It seems like the only reasonable alternative to denying that trans people are really the gender they identify as is to conclude that sexual orientation is typically centered around physical traits and gender presentation, rather than whether someone is a man or a woman.
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Re: The nature of sex and sexual orientation.

Postby morriswalters » Wed Apr 25, 2012 12:47 am UTC

Sex happens in the mind. Trans gender people are whatever they think they are, but peoples reactions to them will be based on very deeply seated biases. Expectation is the key for me. If I expect one thing and find another then I will react based on my biases. Be they good or bad.

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Re: The nature of sex and sexual orientation.

Postby omgryebread » Wed Apr 25, 2012 12:59 am UTC

setzer777 wrote:Yeah, that's pretty much what I'm talking about. I'd also suggest that almost nobody is primarily attracted to someone based on their self-identification - for example, imagine a trans man who presents 100% as female (to keep his job, or due to social pressure, etc.). It's a good guess that a gay man or a straight woman will not be attracted to someone who by all physical and social markers appears to be a woman.

It seems like the only reasonable alternative to denying that trans people are really the gender they identify as is to conclude that sexual orientation is typically centered around physical traits and gender presentation, rather than whether someone is a man or a woman.
I'd agree with you, with a caveat. Some straight men are repulsed by post-op trans women, even ones that are conventionally attractive. So given a lack of information about sexual identity, physical traits and presentation are the key factors, but once information is available, it may affect attraction.

Pretty sure it was on an episode of Jerry Springer I saw at a Mr. Tire one time. Bunch of dudes freaked out when their attractive girlfriends told them they were post-op.
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Re: The nature of sex and sexual orientation.

Postby Izawwlgood » Wed Apr 25, 2012 3:53 am UTC

omgryebread wrote:Bunch of dudes freaked out when their attractive girlfriends told them they were post-op.

Surely you see this as a product of homophobia though, right? The idea being 'if I'm attracted to someone who was once a male, as a male, then surely I'm gay, and being gay is the bad'. I don't think it's a very rational position, but I don't think it's terribly surprising.

Puppyclaws wrote: As a gay dude, if I meet somebody who presents as male and am attracted to them physically, then discover they are physically female, I am no longer attracted to them. Had I known this in the first place, I would not have had an attraction to them. I wouldn't say I'm attracted to people who look like men; I would say I am attracted to men.

This strikes me as odd. In my mind, this indicates you have overriding negative associations with women (notice I don't say 'females'). I feel the opposite way; I've been attracted to individuals who present as women, found out they were male, and been surprised at how little my attraction to them changed.
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Re: The nature of sex and sexual orientation.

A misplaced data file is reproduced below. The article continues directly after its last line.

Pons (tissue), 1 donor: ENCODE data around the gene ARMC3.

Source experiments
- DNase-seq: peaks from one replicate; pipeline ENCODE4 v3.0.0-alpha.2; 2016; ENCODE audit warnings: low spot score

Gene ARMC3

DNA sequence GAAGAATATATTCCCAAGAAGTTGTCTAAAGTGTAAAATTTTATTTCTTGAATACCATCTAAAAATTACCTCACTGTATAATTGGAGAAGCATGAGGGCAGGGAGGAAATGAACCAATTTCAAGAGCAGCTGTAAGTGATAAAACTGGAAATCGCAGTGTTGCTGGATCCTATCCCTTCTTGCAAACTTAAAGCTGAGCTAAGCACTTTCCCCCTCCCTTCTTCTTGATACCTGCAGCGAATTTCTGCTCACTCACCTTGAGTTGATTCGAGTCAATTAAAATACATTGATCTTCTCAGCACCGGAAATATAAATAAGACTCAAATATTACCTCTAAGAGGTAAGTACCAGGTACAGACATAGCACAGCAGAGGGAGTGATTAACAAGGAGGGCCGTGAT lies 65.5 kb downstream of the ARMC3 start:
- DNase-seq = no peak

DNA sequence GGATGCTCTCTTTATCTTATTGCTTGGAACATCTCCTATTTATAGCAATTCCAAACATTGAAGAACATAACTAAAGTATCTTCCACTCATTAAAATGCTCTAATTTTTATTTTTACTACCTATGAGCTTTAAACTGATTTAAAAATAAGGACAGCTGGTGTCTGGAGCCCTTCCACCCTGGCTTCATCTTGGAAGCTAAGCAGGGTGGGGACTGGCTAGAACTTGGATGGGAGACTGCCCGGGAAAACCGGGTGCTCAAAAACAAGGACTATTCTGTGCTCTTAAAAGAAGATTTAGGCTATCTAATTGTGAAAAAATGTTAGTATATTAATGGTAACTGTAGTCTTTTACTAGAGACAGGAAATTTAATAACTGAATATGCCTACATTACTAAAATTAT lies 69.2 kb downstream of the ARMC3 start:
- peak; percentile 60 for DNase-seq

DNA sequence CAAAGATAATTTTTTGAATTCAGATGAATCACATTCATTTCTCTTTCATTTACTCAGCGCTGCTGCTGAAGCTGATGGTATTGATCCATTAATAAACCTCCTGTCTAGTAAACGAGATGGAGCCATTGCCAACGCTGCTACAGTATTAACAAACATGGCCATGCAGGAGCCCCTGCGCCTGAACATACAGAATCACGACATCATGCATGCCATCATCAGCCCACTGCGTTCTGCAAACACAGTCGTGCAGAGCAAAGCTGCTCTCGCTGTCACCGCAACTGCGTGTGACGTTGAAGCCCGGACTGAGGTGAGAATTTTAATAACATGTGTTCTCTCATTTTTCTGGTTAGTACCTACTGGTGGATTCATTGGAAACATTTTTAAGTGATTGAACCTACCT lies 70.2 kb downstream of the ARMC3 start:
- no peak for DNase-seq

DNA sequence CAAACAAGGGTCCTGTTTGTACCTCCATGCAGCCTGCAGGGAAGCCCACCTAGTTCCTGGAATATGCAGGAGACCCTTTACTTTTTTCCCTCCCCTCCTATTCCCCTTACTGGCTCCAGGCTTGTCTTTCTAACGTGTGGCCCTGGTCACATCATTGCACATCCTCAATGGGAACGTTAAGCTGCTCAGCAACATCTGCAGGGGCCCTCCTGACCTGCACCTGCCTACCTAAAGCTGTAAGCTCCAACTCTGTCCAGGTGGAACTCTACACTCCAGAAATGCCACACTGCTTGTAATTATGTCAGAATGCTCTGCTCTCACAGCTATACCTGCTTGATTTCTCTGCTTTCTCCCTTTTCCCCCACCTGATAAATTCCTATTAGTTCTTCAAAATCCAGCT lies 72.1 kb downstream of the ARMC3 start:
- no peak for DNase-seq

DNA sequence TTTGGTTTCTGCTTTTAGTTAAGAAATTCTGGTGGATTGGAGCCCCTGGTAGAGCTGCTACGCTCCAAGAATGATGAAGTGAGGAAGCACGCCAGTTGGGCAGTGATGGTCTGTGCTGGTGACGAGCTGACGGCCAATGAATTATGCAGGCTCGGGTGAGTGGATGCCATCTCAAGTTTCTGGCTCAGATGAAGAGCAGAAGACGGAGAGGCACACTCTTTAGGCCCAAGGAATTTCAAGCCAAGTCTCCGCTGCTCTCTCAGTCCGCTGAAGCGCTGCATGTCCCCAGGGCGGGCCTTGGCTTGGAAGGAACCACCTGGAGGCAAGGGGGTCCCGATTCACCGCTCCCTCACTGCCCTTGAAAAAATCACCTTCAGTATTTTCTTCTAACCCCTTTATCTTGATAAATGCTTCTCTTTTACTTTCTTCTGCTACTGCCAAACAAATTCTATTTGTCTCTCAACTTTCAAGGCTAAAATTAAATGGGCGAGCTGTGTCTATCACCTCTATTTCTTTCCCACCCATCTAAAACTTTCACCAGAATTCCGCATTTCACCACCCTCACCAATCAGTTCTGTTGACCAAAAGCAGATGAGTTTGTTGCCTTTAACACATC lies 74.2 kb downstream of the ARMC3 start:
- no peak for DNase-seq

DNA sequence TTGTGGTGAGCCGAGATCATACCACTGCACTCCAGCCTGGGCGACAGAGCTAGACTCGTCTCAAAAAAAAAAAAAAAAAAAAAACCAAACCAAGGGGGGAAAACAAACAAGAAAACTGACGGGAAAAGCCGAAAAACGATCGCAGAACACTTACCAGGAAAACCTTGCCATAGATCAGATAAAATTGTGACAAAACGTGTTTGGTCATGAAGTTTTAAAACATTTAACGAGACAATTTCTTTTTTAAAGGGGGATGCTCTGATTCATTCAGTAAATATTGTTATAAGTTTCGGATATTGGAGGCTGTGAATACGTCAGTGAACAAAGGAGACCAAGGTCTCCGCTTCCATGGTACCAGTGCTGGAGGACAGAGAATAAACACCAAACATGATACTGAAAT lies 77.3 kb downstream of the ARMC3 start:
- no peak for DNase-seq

Postby CorruptUser » Wed Apr 25, 2012 3:59 am UTC

Sometime in the next few centuries, medicine will advance to the point where changing genders will be about as difficult as changing socks. I just have to wonder about the culture in such a society. Is it gay for a guy turned into a girl to have sex with a guy born as a guy, but ok if it was a girl turned into a guy?
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Re: The nature of sex and sexual orientation.

Postby Izawwlgood » Wed Apr 25, 2012 4:04 am UTC

You know, I can't for the life of me remember the name of the short story, but it's about a cure for cancer being discovered that has the strange side effect of switching your sex. Completely reversible. The drug completely changes the face of society as three generations of people go by and acceptance of gender bending becomes normalized. It was a very interesting read.
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Re: The nature of sex and sexual orientation.

Postby CorruptUser » Wed Apr 25, 2012 4:09 am UTC

Ok, this is going to sound weird or maybe bigoted, but I want to know the answer. Are some trans men squicked by sex with trans women, or vice versa? Assuming they are attracted to women, or men. I don't know how "straight" and "gay" even fit in when gender is complicated.

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Re: The nature of sex and sexual orientation.

Postby Bsob » Wed Apr 25, 2012 4:49 am UTC

Izawwlgood wrote:
omgryebread wrote:Bunch of dudes freaked out when their attractive girlfriends told them they were post-op.

Surely you see this as a product of homophobia though, right? The idea being 'if I'm attracted to someone who was once a male, as a male, then surely I'm gay, and being gay is the bad'. I don't think it's a very rational position, but I don't think it's terribly surprising.

Attraction is at its heart a biological imperative. When a person finds out there is zero chance of reproduction with another person, it seems pretty natural(and rational) to become less attracted to them. Dismissing it as homophobia seems pretty condescending.